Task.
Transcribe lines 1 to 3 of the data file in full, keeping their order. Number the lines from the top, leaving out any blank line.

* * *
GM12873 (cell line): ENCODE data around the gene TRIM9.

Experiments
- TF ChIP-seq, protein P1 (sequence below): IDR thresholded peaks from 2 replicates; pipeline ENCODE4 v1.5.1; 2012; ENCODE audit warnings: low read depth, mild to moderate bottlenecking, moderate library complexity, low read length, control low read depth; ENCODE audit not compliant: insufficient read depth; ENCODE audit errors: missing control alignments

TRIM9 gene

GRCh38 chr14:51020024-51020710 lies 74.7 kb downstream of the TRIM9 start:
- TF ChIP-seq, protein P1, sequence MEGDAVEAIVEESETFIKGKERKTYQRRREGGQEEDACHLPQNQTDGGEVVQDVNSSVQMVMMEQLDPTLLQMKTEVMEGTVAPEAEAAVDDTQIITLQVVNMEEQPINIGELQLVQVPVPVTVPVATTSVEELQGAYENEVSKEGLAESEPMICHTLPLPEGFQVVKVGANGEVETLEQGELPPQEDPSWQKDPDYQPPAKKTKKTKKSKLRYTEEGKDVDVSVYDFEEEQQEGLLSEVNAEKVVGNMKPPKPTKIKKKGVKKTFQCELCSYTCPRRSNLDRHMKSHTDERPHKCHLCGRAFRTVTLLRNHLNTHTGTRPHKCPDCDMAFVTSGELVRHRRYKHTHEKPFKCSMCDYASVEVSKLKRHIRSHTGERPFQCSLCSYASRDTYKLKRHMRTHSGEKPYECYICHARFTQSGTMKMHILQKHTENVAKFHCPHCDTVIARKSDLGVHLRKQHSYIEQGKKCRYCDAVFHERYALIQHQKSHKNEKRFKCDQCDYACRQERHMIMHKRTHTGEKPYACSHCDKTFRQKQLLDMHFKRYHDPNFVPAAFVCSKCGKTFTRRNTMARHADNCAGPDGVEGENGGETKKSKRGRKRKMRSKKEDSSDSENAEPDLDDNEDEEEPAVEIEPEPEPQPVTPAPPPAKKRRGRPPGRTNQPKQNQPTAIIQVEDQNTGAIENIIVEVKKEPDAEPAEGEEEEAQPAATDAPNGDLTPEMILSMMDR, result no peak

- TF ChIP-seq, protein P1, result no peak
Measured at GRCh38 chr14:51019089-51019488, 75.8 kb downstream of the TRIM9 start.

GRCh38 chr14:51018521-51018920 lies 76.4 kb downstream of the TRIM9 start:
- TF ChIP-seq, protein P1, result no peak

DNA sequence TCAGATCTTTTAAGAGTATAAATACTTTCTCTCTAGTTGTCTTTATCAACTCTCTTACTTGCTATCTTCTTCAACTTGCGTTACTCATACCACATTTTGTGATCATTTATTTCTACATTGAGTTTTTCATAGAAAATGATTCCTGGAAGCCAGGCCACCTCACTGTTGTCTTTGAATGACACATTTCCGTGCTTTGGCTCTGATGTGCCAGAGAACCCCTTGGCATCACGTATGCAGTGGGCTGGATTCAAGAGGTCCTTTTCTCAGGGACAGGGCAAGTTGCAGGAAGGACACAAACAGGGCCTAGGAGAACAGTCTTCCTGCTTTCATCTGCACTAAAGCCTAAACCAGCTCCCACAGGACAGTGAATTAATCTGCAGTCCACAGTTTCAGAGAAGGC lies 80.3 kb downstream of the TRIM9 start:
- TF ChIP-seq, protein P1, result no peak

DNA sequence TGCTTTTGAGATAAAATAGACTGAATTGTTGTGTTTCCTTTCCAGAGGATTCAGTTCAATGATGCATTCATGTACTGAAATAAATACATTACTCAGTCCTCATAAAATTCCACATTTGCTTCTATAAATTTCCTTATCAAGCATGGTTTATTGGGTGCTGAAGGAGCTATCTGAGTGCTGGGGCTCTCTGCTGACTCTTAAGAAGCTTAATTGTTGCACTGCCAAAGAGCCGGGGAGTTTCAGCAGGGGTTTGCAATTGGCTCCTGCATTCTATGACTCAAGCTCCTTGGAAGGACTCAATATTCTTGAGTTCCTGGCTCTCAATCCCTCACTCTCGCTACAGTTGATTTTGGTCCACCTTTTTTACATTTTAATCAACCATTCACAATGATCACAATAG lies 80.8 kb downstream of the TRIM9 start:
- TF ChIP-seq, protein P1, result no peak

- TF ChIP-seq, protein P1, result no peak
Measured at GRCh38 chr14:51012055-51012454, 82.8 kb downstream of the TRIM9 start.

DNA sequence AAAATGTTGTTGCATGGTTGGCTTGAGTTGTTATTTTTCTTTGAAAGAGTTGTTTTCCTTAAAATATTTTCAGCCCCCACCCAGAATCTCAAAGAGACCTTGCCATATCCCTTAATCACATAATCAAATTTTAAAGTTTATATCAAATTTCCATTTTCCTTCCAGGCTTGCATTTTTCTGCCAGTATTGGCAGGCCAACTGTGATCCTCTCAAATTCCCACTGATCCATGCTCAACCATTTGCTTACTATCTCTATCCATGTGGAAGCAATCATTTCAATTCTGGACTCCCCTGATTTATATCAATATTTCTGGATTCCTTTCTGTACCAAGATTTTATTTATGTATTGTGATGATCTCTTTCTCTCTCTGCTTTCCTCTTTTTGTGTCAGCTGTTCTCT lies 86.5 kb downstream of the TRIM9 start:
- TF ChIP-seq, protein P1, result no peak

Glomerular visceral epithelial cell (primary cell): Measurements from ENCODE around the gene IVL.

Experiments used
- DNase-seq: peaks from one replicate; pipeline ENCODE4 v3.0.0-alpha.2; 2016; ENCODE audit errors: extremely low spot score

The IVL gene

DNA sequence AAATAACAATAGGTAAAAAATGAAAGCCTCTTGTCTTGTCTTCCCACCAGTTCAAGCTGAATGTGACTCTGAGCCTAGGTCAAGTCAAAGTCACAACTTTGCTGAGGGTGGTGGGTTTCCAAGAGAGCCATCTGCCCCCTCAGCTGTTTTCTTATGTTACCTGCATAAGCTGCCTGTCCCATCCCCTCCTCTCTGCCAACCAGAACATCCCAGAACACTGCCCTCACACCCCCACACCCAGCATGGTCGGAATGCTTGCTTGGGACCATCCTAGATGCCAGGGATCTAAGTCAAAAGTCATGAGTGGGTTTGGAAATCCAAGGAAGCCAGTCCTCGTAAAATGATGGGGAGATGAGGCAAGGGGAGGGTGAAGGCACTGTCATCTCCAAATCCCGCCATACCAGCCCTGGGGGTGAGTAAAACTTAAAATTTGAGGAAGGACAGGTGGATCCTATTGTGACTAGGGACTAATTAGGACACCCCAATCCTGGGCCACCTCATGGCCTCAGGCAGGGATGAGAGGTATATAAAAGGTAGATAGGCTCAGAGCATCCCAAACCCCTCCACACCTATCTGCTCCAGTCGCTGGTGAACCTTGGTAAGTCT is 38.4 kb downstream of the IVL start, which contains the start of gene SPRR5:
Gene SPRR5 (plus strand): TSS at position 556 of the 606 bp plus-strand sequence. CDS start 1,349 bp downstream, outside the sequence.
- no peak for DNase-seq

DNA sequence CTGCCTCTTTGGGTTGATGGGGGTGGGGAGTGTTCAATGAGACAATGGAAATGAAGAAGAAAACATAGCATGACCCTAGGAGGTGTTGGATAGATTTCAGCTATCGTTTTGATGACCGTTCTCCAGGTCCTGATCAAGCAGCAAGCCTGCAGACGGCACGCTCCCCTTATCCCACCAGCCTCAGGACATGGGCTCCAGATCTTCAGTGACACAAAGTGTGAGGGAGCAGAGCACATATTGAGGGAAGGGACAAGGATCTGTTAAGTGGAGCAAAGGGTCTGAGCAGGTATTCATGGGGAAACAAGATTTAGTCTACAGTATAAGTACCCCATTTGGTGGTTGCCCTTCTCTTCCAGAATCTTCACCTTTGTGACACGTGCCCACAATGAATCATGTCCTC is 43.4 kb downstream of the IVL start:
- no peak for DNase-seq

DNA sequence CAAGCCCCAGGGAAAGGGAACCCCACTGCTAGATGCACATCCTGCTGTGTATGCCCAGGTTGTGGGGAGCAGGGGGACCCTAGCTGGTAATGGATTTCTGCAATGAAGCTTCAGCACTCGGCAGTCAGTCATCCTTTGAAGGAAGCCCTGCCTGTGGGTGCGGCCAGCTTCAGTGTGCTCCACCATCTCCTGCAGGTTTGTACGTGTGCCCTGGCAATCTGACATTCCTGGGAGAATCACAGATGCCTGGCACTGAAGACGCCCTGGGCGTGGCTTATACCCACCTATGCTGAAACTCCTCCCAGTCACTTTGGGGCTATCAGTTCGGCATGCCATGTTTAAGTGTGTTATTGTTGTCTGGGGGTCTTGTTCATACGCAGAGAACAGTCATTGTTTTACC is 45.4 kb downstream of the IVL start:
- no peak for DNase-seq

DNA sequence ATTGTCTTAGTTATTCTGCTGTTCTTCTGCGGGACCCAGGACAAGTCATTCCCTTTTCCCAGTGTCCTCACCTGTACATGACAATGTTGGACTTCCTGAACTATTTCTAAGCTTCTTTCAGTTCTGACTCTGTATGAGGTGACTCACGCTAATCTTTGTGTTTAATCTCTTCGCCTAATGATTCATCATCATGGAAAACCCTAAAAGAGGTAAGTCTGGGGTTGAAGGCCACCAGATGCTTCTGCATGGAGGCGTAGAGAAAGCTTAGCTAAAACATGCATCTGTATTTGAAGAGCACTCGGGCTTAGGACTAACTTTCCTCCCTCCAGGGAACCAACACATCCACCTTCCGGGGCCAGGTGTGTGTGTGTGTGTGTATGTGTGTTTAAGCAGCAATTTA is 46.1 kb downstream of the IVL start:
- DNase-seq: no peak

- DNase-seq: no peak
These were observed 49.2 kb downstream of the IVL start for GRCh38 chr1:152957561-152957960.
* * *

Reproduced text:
GM12873 (cell line): ENCODE data around the gene TRIM9.

Experiments
- TF ChIP-seq, protein P1 (sequence below): IDR thresholded peaks from 2 replicates; pipeline ENCODE4 v1.5.1; 2012; ENCODE audit warnings: low read depth, mild to moderate bottlenecking, moderate library complexity, low read length, control low read depth; ENCODE audit not compliant: insufficient read depth; ENCODE audit errors: missing control alignments